Prison Reform Law Helps South Carolina Save Almost $500 Million

COLUMBIA, S.C. — South Carolina is proving that prison reform can really help taxpayers save. Representatives from the Pew Center on the States presented a report to the House and Senate Sentencing Reform Oversight Committee on Nov. 28 that showed how the state’s passing of the Omnibus Crime Reduction and Sentencing Reform Act of 2010 contributed to an at least $491 million in savings that would have gone to construction and operating new prisons, according to local news outlet

Sen. Gerald Malloy, D-Hartsville, who led the fight for the bill in 2010, told “When Governor [Mark] Sanford signed the bill into law, he told me then he agreed with me that this bill was probably the most important measure that he had signed during his administration and that we would know the full effect of it he said for 20 years.”

In 2009, the state was expecting its prison population to grow to almost 28,000, which would have required the state to build a new prison at a cost of about $317 million and other $141 million in increased operating costs. After the law took affect, however, the state’s prison population has dropped by about 8,000, and six prisons have been closed as a result. This saved the state an additional $33 million in operating costs.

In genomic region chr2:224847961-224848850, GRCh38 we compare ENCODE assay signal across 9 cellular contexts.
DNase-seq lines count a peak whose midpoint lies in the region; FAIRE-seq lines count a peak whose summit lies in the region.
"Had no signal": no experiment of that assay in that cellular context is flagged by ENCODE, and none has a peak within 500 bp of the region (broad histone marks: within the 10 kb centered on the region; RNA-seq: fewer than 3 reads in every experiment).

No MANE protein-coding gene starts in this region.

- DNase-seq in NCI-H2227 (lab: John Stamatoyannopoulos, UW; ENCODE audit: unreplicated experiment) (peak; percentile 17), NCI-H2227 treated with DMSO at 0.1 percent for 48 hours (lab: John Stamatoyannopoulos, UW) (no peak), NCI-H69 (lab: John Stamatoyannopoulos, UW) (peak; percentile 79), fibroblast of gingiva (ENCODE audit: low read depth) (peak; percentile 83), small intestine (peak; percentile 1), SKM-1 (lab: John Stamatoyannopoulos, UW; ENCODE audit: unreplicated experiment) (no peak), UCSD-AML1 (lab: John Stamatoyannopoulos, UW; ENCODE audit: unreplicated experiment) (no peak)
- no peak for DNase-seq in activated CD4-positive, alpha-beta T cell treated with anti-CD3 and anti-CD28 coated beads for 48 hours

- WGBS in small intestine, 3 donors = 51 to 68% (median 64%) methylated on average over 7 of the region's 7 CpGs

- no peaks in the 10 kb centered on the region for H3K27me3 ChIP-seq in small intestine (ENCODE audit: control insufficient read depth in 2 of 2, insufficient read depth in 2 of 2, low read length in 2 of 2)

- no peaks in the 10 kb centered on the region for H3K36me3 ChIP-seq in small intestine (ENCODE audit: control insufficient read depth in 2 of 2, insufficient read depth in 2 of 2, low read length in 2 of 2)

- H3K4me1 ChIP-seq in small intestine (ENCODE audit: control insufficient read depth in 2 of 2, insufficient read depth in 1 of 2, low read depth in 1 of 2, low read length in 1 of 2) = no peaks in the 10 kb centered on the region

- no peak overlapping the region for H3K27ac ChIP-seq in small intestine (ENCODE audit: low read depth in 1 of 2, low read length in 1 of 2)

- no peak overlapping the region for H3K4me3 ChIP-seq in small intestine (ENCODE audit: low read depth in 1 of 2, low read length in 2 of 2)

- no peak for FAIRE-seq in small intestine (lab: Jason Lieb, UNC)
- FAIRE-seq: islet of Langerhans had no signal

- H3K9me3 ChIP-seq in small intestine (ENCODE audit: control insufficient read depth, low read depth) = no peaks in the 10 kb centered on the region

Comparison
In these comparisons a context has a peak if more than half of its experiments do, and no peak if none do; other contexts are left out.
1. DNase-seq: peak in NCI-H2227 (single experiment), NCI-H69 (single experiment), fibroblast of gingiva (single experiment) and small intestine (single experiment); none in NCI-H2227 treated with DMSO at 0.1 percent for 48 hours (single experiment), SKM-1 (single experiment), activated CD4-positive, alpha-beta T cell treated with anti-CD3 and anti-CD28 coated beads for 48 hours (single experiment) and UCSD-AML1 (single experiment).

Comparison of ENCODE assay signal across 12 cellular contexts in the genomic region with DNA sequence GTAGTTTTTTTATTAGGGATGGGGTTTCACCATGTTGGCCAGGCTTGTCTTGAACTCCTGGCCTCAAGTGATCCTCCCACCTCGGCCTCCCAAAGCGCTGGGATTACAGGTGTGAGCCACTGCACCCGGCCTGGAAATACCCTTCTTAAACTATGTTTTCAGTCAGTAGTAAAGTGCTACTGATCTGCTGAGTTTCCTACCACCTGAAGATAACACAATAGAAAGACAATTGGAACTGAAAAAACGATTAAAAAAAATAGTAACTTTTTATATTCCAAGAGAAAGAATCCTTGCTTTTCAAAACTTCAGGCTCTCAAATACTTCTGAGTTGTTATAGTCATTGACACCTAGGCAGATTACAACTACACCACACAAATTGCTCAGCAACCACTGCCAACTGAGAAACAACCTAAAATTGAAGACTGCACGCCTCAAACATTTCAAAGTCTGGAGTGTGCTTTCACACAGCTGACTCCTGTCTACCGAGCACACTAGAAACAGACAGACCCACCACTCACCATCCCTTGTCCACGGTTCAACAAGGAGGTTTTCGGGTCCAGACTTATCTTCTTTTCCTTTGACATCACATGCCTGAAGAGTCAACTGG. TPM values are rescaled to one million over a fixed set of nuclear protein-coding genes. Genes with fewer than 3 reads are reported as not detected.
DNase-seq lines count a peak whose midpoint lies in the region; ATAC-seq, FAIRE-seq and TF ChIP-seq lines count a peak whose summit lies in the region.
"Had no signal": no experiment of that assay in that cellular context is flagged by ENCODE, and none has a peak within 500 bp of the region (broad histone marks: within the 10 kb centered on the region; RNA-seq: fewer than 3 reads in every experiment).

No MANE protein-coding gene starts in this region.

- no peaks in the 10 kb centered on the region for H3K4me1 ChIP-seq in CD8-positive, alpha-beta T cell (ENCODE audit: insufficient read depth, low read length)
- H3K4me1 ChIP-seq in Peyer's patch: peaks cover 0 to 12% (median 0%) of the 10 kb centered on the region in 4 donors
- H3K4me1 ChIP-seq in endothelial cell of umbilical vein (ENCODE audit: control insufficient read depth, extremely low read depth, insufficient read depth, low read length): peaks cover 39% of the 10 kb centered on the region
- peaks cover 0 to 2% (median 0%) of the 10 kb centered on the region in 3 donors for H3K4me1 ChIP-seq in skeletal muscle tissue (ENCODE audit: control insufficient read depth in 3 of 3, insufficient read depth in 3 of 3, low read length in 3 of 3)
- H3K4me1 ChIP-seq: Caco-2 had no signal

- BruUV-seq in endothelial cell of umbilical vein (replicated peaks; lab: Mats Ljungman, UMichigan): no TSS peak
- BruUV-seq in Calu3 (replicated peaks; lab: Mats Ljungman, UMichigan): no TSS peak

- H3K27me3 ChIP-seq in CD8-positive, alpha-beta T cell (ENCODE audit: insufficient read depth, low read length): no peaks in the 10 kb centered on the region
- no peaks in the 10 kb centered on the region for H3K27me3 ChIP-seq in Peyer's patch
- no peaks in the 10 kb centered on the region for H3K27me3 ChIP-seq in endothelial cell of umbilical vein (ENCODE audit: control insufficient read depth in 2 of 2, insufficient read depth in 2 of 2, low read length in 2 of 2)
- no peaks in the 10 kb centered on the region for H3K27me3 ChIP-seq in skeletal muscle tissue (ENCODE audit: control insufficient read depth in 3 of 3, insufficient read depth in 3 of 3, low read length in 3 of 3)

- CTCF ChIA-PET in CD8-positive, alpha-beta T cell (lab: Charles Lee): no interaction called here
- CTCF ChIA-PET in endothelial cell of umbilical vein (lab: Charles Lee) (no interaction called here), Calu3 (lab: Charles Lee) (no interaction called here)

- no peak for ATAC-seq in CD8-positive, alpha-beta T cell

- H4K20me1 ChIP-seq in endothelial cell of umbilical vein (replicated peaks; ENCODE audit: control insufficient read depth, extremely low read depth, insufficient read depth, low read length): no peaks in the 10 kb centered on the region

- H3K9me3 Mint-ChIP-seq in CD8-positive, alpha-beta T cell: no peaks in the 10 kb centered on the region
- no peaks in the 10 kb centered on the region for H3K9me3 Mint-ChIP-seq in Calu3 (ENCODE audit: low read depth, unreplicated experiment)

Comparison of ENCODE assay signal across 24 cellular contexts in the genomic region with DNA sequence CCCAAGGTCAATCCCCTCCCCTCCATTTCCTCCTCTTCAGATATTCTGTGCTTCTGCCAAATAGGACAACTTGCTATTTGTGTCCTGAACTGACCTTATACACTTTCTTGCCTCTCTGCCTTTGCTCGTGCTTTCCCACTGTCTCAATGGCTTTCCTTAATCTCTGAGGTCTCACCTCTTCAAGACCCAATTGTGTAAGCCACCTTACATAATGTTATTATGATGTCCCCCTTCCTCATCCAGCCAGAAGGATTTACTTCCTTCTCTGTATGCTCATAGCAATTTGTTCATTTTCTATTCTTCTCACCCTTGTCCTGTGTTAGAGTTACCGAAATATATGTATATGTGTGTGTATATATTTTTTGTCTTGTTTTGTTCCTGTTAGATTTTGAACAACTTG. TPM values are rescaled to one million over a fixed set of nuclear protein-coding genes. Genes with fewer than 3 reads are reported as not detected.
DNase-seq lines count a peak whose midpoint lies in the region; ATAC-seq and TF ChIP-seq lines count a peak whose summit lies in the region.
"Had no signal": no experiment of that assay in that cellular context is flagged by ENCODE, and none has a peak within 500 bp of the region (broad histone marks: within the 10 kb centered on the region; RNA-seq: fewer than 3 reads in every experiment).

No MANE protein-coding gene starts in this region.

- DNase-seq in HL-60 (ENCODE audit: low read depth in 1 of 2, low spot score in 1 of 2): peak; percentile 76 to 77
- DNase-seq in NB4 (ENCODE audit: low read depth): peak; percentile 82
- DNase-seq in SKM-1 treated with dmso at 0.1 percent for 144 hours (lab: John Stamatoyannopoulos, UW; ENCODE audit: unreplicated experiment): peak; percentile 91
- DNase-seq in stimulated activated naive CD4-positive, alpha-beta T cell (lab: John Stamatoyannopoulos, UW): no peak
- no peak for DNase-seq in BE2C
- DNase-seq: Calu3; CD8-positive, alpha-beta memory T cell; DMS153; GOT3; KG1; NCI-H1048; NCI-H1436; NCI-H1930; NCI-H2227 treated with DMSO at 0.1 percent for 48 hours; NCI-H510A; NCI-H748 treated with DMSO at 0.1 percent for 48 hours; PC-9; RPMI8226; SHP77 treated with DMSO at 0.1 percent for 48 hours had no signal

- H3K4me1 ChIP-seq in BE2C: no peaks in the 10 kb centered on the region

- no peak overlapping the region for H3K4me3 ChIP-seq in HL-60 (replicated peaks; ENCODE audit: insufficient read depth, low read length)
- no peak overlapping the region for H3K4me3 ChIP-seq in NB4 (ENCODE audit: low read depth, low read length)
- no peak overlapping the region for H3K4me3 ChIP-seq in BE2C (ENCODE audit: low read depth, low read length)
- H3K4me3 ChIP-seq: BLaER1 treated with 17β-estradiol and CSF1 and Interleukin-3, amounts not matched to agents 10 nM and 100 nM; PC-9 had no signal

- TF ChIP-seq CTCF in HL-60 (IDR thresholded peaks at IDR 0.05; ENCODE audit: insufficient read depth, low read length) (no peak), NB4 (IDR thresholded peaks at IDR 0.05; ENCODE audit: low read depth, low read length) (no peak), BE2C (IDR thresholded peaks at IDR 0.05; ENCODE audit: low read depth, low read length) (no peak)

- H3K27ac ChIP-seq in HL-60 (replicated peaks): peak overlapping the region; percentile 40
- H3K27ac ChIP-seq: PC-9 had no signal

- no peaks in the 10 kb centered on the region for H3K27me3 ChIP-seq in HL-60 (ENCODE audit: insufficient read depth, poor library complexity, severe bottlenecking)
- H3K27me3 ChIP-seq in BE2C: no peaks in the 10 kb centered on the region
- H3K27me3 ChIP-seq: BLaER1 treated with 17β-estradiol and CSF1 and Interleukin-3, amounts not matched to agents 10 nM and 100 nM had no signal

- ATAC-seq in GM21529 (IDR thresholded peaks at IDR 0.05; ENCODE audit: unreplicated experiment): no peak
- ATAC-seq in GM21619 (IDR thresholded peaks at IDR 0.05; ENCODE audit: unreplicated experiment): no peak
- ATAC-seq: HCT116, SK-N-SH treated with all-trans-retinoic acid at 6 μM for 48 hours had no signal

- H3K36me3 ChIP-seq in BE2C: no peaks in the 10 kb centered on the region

While the law increased the penalties on some violent criminals and reclassified some crimes as violent, it also reduced sentences for nonviolent offenses and created more opportunities for first-time offenders to be put on probation, complete community service or enroll in drug-treatment programs in lieu of serving time. As a result, the recidivism rate has gone done, and FBI crime stats show that the crime rate in the state is down to 3,798 per 100,000 residents last year, compared to 5,137 in 2005, reported The state has also dropped from the 11th-highest imprisonment rate in the country (at the time the law was passed) to the 20th in 2014, according to The Post and Courier.

Lawmakers said that the next step is reinvesting some of the savings back into the prisons system by hiring additional correctional officers and increasing their salaries, according to